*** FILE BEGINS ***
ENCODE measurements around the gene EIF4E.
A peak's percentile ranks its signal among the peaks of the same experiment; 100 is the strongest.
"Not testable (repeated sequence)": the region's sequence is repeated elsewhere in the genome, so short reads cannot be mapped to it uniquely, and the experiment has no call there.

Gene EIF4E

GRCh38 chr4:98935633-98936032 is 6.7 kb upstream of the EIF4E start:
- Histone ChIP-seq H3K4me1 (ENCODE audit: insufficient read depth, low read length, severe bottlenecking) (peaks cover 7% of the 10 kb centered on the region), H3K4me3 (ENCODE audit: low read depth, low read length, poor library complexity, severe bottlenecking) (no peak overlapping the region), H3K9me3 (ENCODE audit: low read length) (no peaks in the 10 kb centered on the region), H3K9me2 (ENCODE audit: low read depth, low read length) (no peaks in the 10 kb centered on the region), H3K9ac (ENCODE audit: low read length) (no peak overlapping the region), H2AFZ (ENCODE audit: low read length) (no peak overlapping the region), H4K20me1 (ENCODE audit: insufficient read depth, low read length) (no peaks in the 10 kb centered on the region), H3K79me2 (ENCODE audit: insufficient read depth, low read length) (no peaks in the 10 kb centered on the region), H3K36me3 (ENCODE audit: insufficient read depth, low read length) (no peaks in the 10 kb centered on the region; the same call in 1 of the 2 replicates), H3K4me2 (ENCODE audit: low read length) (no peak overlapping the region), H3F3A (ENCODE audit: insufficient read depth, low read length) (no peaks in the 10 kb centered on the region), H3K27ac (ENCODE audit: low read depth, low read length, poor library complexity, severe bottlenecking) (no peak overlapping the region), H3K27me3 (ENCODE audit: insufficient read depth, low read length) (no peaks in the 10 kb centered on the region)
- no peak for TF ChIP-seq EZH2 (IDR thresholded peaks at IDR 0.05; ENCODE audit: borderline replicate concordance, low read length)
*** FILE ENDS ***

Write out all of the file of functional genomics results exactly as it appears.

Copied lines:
ENCODE measurements around the gene EIF4E.
A peak's percentile ranks its signal among the peaks of the same experiment; 100 is the strongest.
"Not testable (repeated sequence)": the region's sequence is repeated elsewhere in the genome, so short reads cannot be mapped to it uniquely, and the experiment has no call there.

Gene EIF4E

GRCh38 chr4:98935633-98936032 is 6.7 kb upstream of the EIF4E start:
- Histone ChIP-seq H3K4me1 (ENCODE audit: insufficient read depth, low read length, severe bottlenecking) (peaks cover 7% of the 10 kb centered on the region), H3K4me3 (ENCODE audit: low read depth, low read length, poor library complexity, severe bottlenecking) (no peak overlapping the region), H3K9me3 (ENCODE audit: low read length) (no peaks in the 10 kb centered on the region), H3K9me2 (ENCODE audit: low read depth, low read length) (no peaks in the 10 kb centered on the region), H3K9ac (ENCODE audit: low read length) (no peak overlapping the region), H2AFZ (ENCODE audit: low read length) (no peak overlapping the region), H4K20me1 (ENCODE audit: insufficient read depth, low read length) (no peaks in the 10 kb centered on the region), H3K79me2 (ENCODE audit: insufficient read depth, low read length) (no peaks in the 10 kb centered on the region), H3K36me3 (ENCODE audit: insufficient read depth, low read length) (no peaks in the 10 kb centered on the region; the same call in 1 of the 2 replicates), H3K4me2 (ENCODE audit: low read length) (no peak overlapping the region), H3F3A (ENCODE audit: insufficient read depth, low read length) (no peaks in the 10 kb centered on the region), H3K27ac (ENCODE audit: low read depth, low read length, poor library complexity, severe bottlenecking) (no peak overlapping the region), H3K27me3 (ENCODE audit: insufficient read depth, low read length) (no peaks in the 10 kb centered on the region)
- no peak for TF ChIP-seq EZH2 (IDR thresholded peaks at IDR 0.05; ENCODE audit: borderline replicate concordance, low read length)